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employer. when i was one year old, i was diagnosed with a rare form of cancer on my spinal chord. but i spent my whole life fighting back. so you can imagine what i thought when i saw donald trump say... "i don't know what i said, ah, i don't remember!" "that reporter he is talking about suffers from a chronic condition that impairs movement of his arms." i don't want a president who makes fun of me. i want a president who inspires me, and that's not donald trump. priorities usa action is responsible for the content of this advertising.
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well, it sounds simple enough, putting mona side now is the key to saving your future, allowing you to retire with money in the bank. but according to the aarp, about 55 million private sector employees in the united states have noack asse access to retir savings plans at work. it affects younger workers, minorities, low to moderate income makers and small business employees. >> this man is working to whip up a bill that would provide a private retirement savings plan for workers in the state who do not have one. thank you for being here. the plan is still in the early stages, but how are you thinking it would work? >> several states have these plans including illinois, maryland and new jersey. we would allow employees in
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private companies to save through the state with automatic payroll deduction, pre-tax, for at little as $25 per month. >> so the pre-tax element sounds like it's a critical piece of this, because i think there might be some critics who would say, why does the state need to get involved? people could go to their local bank branch and just ask for a savings account. how do you respond to that? >> pre-tax is obviously better than with tax. but in addition, management by the state will have professional management, which will make the investment choices hopefully much more improved, and secondly, because we'll be saving for the workers across the entire state, the fees on the investments should be lower, therefore, protecting more of the investment. >> so if i'm an employer out there, small business, let's say someone who is listening to this, what would you say about our businesse-- are businesses,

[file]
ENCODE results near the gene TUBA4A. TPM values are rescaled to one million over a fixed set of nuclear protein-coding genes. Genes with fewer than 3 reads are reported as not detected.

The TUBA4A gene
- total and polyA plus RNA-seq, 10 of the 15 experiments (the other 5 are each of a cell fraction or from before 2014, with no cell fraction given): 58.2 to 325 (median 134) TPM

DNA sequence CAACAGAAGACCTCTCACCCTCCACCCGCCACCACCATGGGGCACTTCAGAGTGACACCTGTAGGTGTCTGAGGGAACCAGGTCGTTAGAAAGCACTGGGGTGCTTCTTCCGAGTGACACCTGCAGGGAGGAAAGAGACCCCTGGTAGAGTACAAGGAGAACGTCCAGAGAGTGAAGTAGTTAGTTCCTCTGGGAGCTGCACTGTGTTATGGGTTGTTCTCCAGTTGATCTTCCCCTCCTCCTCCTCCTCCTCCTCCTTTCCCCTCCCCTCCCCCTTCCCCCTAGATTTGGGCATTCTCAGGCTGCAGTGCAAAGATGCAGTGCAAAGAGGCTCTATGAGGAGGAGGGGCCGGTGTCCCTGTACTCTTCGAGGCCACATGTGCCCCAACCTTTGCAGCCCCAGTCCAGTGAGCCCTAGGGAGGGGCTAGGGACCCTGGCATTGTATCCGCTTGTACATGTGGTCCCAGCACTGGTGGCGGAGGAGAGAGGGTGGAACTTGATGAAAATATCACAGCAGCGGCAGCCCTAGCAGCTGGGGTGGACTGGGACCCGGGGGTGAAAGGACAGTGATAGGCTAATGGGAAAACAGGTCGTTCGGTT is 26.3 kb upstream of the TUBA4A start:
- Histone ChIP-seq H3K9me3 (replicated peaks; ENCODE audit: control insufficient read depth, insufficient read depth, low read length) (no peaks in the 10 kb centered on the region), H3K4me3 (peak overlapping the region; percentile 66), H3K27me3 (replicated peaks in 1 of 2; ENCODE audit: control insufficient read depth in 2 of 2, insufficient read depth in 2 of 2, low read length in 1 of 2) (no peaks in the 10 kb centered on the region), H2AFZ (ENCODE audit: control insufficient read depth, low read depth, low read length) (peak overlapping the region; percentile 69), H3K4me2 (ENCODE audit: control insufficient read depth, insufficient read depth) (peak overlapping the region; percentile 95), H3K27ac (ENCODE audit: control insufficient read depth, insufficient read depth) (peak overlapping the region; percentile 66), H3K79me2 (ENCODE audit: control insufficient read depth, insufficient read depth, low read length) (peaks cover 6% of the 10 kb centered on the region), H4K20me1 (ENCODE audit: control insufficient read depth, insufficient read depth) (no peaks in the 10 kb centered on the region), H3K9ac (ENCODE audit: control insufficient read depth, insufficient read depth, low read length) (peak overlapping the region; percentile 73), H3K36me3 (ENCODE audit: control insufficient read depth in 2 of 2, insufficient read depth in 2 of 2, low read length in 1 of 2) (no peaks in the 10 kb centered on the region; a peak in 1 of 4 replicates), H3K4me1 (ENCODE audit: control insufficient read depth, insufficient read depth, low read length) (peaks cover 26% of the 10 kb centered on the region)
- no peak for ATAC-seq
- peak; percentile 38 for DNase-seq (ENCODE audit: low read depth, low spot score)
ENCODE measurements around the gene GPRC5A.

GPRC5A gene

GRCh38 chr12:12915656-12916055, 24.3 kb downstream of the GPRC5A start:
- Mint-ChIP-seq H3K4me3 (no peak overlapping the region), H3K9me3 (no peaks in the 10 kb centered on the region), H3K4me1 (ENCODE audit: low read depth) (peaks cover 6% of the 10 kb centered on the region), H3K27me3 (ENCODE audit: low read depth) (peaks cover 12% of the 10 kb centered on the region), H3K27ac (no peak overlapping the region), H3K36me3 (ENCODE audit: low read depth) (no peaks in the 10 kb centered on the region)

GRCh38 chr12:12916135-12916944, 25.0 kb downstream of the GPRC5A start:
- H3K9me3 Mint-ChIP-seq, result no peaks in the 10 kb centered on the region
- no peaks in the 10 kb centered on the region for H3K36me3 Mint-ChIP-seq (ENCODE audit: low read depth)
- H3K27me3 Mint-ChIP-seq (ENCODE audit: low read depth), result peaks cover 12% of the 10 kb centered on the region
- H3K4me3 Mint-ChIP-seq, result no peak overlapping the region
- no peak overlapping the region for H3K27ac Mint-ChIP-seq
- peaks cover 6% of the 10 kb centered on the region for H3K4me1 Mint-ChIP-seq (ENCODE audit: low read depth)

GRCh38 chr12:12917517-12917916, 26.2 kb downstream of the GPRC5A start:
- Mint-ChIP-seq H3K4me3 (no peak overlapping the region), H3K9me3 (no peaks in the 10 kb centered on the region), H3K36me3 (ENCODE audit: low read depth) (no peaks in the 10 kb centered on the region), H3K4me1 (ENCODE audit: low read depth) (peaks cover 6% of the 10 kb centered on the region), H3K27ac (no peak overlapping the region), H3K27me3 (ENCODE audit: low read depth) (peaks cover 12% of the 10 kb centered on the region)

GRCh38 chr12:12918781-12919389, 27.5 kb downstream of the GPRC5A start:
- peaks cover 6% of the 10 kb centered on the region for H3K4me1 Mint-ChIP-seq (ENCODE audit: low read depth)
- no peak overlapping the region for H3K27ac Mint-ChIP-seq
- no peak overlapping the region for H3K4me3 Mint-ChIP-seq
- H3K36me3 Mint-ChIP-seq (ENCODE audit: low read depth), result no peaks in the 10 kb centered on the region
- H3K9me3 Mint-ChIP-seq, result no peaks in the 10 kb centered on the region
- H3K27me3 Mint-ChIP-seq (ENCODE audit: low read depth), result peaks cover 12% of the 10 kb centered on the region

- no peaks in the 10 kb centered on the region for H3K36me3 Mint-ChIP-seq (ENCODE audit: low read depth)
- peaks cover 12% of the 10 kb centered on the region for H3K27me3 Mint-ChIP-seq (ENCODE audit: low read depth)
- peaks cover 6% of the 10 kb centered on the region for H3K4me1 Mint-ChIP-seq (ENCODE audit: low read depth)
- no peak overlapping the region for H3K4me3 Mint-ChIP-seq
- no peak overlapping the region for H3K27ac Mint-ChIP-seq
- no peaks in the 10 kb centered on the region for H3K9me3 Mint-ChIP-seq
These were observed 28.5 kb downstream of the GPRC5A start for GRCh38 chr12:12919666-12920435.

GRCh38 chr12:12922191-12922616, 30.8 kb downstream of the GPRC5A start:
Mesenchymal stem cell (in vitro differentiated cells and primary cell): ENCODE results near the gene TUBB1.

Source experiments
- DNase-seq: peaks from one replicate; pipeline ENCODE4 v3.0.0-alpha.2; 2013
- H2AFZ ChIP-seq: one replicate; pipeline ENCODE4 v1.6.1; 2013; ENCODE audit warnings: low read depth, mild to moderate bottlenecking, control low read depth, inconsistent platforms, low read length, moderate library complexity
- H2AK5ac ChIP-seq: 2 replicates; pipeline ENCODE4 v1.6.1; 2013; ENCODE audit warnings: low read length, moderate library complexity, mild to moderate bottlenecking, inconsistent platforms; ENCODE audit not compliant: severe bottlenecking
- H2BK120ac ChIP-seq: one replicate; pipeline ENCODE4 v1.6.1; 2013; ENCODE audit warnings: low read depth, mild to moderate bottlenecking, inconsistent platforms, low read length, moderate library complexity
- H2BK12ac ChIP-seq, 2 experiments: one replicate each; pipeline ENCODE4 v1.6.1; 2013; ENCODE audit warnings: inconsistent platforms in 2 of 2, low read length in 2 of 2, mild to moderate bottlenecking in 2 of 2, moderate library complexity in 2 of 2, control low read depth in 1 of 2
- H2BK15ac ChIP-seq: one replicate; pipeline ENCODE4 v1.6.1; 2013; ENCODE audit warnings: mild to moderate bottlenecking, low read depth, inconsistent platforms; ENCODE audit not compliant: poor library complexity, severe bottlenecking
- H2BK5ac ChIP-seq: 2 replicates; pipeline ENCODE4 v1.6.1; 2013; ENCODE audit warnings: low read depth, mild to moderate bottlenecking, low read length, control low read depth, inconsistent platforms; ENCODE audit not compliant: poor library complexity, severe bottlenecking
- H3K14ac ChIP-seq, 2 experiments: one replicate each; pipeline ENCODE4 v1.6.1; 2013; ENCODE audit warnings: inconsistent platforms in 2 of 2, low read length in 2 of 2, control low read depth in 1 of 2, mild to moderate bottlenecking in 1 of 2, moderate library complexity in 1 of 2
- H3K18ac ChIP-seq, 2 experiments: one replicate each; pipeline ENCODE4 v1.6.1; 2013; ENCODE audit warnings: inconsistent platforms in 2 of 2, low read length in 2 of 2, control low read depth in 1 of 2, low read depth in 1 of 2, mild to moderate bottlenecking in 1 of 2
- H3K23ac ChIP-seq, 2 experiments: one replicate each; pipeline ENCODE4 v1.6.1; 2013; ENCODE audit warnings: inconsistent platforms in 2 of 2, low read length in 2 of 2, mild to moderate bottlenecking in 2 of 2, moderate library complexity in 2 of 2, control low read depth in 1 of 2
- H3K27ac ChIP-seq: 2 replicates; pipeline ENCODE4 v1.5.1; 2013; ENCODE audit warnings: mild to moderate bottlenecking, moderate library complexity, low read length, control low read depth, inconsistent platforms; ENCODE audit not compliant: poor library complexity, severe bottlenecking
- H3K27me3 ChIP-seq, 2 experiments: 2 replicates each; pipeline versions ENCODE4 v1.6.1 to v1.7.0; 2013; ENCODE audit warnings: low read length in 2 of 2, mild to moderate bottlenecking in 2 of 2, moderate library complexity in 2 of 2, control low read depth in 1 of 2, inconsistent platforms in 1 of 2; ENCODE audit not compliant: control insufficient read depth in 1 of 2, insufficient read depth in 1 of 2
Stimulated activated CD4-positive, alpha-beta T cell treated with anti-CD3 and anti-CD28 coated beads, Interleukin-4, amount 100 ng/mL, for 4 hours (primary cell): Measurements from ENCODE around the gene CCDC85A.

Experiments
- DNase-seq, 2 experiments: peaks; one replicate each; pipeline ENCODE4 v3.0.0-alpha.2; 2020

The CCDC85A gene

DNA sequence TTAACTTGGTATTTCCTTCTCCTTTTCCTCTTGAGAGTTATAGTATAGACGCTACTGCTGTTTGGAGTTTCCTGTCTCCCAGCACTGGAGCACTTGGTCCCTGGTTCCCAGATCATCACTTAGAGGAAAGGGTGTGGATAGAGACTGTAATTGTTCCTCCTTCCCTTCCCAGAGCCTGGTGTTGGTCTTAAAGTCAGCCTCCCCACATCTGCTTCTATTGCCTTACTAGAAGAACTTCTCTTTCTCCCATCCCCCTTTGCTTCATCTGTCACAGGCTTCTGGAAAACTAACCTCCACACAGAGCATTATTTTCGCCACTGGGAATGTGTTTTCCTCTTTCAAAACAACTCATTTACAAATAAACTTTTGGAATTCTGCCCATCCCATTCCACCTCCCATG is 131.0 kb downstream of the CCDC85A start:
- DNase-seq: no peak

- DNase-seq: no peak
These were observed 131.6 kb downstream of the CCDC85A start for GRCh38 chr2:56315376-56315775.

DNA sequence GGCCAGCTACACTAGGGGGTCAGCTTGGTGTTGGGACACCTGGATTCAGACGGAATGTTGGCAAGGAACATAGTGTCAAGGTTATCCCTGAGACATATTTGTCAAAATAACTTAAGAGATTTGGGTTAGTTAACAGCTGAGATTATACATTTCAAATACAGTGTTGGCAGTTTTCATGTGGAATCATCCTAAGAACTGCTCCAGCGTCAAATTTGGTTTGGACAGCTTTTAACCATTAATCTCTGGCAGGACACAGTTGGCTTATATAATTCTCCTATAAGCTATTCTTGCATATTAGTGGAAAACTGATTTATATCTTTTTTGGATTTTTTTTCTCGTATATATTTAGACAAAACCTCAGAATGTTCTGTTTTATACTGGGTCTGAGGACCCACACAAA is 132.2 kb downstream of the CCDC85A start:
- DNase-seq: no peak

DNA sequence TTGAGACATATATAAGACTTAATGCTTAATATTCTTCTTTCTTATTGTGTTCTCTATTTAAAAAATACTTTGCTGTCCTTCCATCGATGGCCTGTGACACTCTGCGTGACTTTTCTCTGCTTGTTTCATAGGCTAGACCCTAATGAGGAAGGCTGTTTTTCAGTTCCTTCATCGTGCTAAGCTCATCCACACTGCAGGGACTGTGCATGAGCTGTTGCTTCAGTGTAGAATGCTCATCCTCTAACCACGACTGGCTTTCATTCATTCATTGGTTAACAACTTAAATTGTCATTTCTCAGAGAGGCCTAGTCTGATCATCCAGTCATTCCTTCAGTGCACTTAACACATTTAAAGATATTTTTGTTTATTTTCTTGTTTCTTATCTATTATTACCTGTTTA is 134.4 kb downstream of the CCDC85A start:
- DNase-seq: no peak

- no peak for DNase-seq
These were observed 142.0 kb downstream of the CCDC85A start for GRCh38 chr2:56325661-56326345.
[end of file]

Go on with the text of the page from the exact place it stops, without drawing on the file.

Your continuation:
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employers going to be required to participate to contribute? >> employers will not be made to participate to contribute, however, all employees will be enrolled automatically and they will be able to opt out if they don't want to participate. but employer participation will be negligible. >> i know this begins with a personal story. how did this originate? was there one story or one situation that you came across in your work that prompted you to say, we as a state in pennsylvania have to do a better job with this? >> i met with the aaa, an agent organization in montgomery county. what they shared with me was story after story of individuals who turned 85 to 87 years old and run out of money. but they had worked all their lives. and i could see -- obviously, there is more pennsylvanians going to reach that point. >> and certainly, as people are
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living longer, it becomes more of an issue. as we look forward, i know the session in harrisburg has just restarted again. where does this bill stand? >> so senator john eickelberger who is a republican for blair county and i have joined together to sponsor legislation. we are seeking more support from legislatures as well as from citizens. i'm glad this is a bipartisan effort. i think that makes the chance for success much higher. >> senator art hayward, we certainly appreciate your time and we'll be tracking this legislation as it moves through harrisburg in the coming legislation. meanwhile, city controller alan buckowitz says citizens are looking for retirement solutions for their employees. they are running a retirement symposium on october 19 at houston hall in pennsylvania.